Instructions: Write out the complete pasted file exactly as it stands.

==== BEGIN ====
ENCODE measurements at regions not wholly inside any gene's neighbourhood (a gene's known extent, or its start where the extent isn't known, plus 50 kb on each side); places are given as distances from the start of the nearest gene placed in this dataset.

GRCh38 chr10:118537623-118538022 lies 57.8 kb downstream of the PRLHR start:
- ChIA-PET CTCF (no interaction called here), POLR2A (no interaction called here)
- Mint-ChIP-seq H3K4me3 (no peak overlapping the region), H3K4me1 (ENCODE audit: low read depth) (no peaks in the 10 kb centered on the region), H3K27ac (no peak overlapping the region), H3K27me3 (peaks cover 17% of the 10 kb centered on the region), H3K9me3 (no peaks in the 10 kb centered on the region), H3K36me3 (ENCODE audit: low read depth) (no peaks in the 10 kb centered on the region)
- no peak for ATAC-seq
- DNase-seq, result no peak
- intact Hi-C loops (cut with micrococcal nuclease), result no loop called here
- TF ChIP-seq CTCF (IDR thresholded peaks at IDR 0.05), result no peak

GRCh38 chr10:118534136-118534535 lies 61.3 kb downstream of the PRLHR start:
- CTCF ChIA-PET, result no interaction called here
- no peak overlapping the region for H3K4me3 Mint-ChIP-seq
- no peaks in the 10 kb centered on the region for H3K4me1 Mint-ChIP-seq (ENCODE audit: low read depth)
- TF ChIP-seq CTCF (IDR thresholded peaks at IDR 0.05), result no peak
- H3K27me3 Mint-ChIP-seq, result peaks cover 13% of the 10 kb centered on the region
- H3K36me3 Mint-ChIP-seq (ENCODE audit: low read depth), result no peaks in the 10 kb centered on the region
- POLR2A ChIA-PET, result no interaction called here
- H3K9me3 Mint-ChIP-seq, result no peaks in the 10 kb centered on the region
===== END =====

ENCODE measurements at regions not wholly inside any gene's neighbourhood (a gene's known extent, or its start where the extent isn't known, plus 50 kb on each side); places are given as distances from the start of the nearest gene placed in this dataset.

GRCh38 chr10:118537623-118538022 lies 57.8 kb downstream of the PRLHR start:
- ChIA-PET CTCF (no interaction called here), POLR2A (no interaction called here)
- Mint-ChIP-seq H3K4me3 (no peak overlapping the region), H3K4me1 (ENCODE audit: low read depth) (no peaks in the 10 kb centered on the region), H3K27ac (no peak overlapping the region), H3K27me3 (peaks cover 17% of the 10 kb centered on the region), H3K9me3 (no peaks in the 10 kb centered on the region), H3K36me3 (ENCODE audit: low read depth) (no peaks in the 10 kb centered on the region)
- no peak for ATAC-seq
- DNase-seq, result no peak
- intact Hi-C loops (cut with micrococcal nuclease), result no loop called here
- TF ChIP-seq CTCF (IDR thresholded peaks at IDR 0.05), result no peak

GRCh38 chr10:118534136-118534535 lies 61.3 kb downstream of the PRLHR start:
- CTCF ChIA-PET, result no interaction called here
- no peak overlapping the region for H3K4me3 Mint-ChIP-seq
- no peaks in the 10 kb centered on the region for H3K4me1 Mint-ChIP-seq (ENCODE audit: low read depth)
- TF ChIP-seq CTCF (IDR thresholded peaks at IDR 0.05), result no peak
- H3K27me3 Mint-ChIP-seq, result peaks cover 13% of the 10 kb centered on the region
- H3K36me3 Mint-ChIP-seq (ENCODE audit: low read depth), result no peaks in the 10 kb centered on the region
- POLR2A ChIA-PET, result no interaction called here
- H3K9me3 Mint-ChIP-seq, result no peaks in the 10 kb centered on the region